Thursday, December 6, 2018


 Stars deliver heart, humor on the road in Green Book

Mahershala Ali could not have chosen a better follow-up role. After earning a well-deserved Supporting Actor Oscar for Moonlight two years ago, the versatile Ali tries something completely different in Green Book. It's a serious-minded, yet entertaining view of  racism in the American South, ca 1962, as experienced by a working-class white Italian-American guy from Brooklyn hired to drive a cultured black pianist on a concert tour through the Deep South.

Directed by Peter Farrelly (one half of the filmmaking brothers responsible for notorious comedies like There's Something About Mary), the movie is based on a true story. Its portrait of century-old racist attitudes still so deeply ingrained everyday life could be (and often is) chilling.

But the movie succeeds on the chemistry between its excellent stars, Ali as the reserved, morally particular pianist, and Viggo Mortensen as his gregarious, tough guy driver, forging a hard-won alliance against institutional racism and their own personal prejudices.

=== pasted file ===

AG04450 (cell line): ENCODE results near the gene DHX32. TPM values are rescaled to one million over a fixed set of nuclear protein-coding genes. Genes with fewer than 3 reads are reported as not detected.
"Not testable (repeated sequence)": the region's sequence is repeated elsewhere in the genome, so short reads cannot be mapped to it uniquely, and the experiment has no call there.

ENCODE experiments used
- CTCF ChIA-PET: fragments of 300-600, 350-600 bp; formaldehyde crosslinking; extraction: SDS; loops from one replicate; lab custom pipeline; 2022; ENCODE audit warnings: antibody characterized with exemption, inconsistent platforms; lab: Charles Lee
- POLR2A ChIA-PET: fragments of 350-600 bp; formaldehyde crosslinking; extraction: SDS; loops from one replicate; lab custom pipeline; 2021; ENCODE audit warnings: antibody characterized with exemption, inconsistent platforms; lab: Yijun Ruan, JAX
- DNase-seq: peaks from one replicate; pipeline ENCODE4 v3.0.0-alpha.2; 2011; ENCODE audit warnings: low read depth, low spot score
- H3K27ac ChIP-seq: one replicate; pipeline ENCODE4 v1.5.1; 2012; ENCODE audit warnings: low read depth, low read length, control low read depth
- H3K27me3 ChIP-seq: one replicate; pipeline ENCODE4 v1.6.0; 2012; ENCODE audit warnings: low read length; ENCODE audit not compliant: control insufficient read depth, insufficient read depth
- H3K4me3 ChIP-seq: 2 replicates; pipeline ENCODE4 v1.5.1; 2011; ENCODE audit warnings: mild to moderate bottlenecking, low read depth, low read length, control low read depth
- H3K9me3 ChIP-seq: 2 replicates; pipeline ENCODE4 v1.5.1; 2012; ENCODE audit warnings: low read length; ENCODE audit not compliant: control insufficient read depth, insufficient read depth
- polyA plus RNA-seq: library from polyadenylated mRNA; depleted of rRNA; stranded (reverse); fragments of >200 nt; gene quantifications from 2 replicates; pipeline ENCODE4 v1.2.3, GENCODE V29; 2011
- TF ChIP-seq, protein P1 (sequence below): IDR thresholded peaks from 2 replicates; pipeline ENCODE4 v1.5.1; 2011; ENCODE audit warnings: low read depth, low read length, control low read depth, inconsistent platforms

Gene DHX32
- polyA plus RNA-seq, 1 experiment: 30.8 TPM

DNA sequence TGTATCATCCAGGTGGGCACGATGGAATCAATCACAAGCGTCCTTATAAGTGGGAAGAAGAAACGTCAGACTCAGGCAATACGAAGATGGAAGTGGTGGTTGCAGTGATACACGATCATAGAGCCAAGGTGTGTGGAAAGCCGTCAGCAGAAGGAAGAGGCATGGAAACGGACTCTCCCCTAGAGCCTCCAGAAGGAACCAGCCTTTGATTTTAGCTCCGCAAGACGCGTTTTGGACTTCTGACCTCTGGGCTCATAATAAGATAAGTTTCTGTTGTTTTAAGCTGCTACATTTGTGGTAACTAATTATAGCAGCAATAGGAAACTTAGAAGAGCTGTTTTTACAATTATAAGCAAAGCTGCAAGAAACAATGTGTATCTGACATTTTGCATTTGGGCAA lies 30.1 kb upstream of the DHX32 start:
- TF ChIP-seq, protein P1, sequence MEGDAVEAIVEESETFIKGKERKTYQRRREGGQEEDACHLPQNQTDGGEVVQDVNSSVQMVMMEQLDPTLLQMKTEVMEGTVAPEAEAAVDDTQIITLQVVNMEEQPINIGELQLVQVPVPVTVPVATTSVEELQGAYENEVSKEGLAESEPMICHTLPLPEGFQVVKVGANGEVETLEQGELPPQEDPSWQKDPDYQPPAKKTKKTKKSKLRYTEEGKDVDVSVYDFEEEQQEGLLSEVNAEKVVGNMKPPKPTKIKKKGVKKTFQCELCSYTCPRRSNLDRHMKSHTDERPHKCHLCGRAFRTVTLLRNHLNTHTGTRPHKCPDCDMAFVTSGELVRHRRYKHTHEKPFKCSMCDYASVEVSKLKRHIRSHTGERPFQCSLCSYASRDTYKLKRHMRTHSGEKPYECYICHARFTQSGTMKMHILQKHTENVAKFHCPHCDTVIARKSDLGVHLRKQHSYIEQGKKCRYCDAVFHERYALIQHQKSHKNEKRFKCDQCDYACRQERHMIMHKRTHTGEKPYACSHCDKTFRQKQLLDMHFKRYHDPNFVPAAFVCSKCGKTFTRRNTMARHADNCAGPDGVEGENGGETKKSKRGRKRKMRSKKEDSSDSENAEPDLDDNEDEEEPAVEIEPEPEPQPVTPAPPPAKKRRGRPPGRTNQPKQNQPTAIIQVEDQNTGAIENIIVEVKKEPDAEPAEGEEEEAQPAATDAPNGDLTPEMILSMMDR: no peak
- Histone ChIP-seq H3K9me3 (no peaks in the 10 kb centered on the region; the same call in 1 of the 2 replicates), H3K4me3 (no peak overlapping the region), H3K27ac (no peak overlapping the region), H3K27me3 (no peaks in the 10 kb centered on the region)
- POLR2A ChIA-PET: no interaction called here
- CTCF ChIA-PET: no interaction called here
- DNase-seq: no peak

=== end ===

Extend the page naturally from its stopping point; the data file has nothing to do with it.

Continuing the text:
Farrelly trots out all the usual suspects — sneering Southern cops, smarmy, white hoteliers, shifty black thieves at a rollicking roadhouse. (He trades in equal-opportunity stereotypes.) But the movie glides by on cruise control, thanks to its charismatic stars.

Ali, with his killer grin, looks about a foot taller and way more willowy than he did in Moonlight. Mortensen impresses with his edgy, good-humored chutzpah and capacity to grow his character. Together, they make this a trip worth taking.
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